The use of the terms Reliability (R) and Maintainability (M) are now in vogue. Does improvement in Reliability and Maintainability (R&M) relate to Maintenance Optimisation or Asset Optimisation? In this paper we would examine whether such a relationship exists. We would also explore whether the DOM (Design Out Maintenance) strategy can be effectively employed in improving Reliability and Maintainability (R&M) of an industrial facility or engineered systems in order to achieve the twin objectives of profitability and sustainability.
First let us state the definitions of Reliability and Maintainability. Then let us expand on what is actually meant by Maintenance or Asset Optimisation.
Reliability — “The probability that an item will perform a required function, under a stated condition for a stated period of time.”
Reliability is therefore the extension of quality into the time domain and may be paraphrased as the ‘probability of a non-failure in a given period of time.
Maintainability — “The probability of repair in a given time.
Expanding on that, Maintainability means the probability that a failed item will be restored to operational effectiveness within a given period of time when a repair action is performed in accordance to prescribed procedures.
Maintenance Optimisation or Asset Optimisation:
The idea of an optimised maintenance program suggests that an adequate mix of maintenance strategies and actions needs to be formulated and fine tuned in order to improve uptime and extend the total life cycle of the physical asset and assure safe working conditions while bearing in mind limiting maintenance budgets and environmental legislations. This does not seem to be straightforward and may require a holistic view. Therefore, a maintenance concept for each installation or factory it is necessary to plan, control and improve the various maintenance strategies, actions and policies as applied to that installation within the given constraints of time, manpower, skills, kowledge, budgets and legislations.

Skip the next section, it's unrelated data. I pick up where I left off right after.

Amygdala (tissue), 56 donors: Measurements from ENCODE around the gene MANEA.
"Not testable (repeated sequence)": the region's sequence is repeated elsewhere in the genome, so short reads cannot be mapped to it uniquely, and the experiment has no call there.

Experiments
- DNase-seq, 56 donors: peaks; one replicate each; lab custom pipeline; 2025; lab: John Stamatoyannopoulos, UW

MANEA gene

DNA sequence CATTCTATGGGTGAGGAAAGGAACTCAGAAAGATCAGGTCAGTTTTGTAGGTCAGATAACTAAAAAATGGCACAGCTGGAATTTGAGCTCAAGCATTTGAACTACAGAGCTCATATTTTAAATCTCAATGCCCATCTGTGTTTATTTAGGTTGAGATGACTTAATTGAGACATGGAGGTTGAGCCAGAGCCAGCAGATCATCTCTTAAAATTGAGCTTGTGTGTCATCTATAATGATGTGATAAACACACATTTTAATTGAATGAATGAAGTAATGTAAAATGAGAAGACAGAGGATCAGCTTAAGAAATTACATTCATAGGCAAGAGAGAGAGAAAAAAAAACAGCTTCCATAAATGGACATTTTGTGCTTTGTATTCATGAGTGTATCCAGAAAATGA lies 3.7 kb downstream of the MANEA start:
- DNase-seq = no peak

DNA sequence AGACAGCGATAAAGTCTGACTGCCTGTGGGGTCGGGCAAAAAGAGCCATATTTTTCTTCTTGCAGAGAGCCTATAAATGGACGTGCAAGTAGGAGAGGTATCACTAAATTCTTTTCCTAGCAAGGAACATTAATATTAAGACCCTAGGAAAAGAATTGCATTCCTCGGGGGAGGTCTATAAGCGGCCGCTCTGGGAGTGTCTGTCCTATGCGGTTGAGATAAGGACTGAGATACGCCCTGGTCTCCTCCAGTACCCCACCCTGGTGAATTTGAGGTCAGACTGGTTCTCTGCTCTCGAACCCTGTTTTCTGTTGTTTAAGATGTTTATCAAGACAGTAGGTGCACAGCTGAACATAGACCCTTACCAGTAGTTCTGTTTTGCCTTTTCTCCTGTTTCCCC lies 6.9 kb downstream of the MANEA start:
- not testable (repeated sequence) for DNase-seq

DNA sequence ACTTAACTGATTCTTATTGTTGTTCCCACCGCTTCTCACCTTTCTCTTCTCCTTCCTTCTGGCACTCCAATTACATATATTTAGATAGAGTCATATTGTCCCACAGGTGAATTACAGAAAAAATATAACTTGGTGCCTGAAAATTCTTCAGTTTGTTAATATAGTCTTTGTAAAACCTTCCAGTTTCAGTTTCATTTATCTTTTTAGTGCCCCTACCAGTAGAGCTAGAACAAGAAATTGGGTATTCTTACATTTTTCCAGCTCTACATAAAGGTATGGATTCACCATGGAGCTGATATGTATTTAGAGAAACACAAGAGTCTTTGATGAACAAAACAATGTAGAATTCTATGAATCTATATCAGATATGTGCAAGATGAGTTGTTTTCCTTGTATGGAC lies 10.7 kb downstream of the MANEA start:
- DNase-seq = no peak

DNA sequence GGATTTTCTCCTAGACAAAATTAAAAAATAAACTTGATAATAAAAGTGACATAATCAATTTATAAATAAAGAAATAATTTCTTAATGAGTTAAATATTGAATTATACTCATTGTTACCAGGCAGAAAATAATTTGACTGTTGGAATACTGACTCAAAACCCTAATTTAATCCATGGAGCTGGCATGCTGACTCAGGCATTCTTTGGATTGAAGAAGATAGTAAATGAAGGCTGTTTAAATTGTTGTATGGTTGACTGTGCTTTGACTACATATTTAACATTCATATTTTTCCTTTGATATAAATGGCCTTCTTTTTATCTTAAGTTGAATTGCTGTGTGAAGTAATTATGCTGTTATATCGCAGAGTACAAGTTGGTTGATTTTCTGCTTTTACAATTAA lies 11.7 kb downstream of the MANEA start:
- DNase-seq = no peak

A maintenance concept or strategy may in the long term even become a guiding philosophy for a facility to performing maintenance/engineering. In some case, advanced maintenance strategies are almost considered policies on their own. What is certain is that maintenance strategies determine the business philosophy concerning maintenance and engineering and they are needed to manage the complexity of maintenance per se. In practice, it is clear that more and more companies are spending time and effort determining the right maintenance concept and strategies applicable in their context.
The usual mix of maintenance strategies that are used for Maintenance/Asset Optimisation are RTF(Run to Failure), TBM (Time Based Maintenance), UBM (User Based Maintenance; also known as Opportunity Maintenance), CBM (Condition Based Maintenance), E-Maintenance and DOM (Design Out Maintenance).
At present, RTF, TBM, UBM, CBM and E-Maintenance accept the inherent reliability of the physical asset, which they intend to maintain as a given fact. The governing concept is that once a machine is designed, manufactured and installed the upper limits of reliability and maintainability are fixed and can not be improved upon during the operational stage. This is true to a great extent. However, such implicit acceptance effectively limits the upper limits of productivity, performance and profitability of a manufacturing facility. Hence, maintenance, as usually practiced, will fail to sync with the constant market pressure of improving productivity, performance, profitability and sustainability. Failure to do so can often force a company out of business or settle for lower profits till new or additional equipment are purchased to meet desired business goals. Clearly, this is a costly proposition even for cash rich companies.